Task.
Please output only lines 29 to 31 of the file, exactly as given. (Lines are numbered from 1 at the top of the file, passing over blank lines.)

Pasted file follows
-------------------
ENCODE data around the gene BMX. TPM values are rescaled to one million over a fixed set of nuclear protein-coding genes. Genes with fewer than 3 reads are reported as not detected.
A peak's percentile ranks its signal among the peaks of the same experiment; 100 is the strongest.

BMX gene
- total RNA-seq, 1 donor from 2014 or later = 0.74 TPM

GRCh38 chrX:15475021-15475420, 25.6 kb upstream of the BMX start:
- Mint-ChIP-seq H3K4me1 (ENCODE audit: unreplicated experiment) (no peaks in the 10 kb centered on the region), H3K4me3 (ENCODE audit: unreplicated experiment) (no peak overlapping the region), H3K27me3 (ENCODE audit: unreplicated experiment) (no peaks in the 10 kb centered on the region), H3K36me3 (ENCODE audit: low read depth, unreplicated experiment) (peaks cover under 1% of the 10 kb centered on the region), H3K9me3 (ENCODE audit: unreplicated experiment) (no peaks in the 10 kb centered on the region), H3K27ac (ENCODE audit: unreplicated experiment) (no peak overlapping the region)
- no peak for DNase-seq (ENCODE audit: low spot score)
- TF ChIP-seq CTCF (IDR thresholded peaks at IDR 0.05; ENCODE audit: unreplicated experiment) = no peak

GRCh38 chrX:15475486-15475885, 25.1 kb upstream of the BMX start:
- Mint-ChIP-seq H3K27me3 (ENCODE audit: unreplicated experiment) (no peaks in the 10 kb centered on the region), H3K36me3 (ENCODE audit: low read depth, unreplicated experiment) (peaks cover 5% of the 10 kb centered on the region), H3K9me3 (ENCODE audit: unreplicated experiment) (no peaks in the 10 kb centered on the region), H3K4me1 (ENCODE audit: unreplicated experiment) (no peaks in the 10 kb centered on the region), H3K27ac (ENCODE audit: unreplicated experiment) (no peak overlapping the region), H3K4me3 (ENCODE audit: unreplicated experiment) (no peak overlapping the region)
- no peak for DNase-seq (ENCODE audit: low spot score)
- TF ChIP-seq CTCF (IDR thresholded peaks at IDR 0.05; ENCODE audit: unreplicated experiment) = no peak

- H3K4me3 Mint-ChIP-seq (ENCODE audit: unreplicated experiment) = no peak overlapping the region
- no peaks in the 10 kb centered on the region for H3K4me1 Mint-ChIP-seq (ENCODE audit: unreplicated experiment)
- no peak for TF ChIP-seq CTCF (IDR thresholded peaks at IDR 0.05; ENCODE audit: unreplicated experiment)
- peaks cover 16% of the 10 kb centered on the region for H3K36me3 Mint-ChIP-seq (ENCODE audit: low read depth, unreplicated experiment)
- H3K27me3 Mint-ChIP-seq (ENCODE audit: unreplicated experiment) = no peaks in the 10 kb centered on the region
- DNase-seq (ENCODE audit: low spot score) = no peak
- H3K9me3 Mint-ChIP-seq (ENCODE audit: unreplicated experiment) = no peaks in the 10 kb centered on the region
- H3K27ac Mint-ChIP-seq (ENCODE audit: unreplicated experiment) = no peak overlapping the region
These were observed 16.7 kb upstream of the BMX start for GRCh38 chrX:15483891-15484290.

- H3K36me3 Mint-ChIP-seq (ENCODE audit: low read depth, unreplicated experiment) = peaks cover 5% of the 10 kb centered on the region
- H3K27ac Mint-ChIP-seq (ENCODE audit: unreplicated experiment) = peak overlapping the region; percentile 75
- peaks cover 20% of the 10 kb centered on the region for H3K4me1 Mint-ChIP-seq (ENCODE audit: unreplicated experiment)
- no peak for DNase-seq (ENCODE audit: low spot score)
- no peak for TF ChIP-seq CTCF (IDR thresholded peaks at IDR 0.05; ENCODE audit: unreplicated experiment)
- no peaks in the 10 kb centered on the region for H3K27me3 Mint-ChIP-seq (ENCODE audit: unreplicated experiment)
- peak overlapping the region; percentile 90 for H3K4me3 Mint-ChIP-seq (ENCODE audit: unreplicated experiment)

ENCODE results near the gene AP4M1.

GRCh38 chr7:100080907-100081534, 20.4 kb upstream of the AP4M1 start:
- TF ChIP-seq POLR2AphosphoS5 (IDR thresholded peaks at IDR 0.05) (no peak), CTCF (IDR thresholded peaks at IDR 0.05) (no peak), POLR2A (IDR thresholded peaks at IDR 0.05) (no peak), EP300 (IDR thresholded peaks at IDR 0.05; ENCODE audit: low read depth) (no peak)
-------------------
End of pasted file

ENCODE results near the gene AP4M1.

GRCh38 chr7:100080907-100081534, 20.4 kb upstream of the AP4M1 start:
- TF ChIP-seq POLR2AphosphoS5 (IDR thresholded peaks at IDR 0.05) (no peak), CTCF (IDR thresholded peaks at IDR 0.05) (no peak), POLR2A (IDR thresholded peaks at IDR 0.05) (no peak), EP300 (IDR thresholded peaks at IDR 0.05; ENCODE audit: low read depth) (no peak)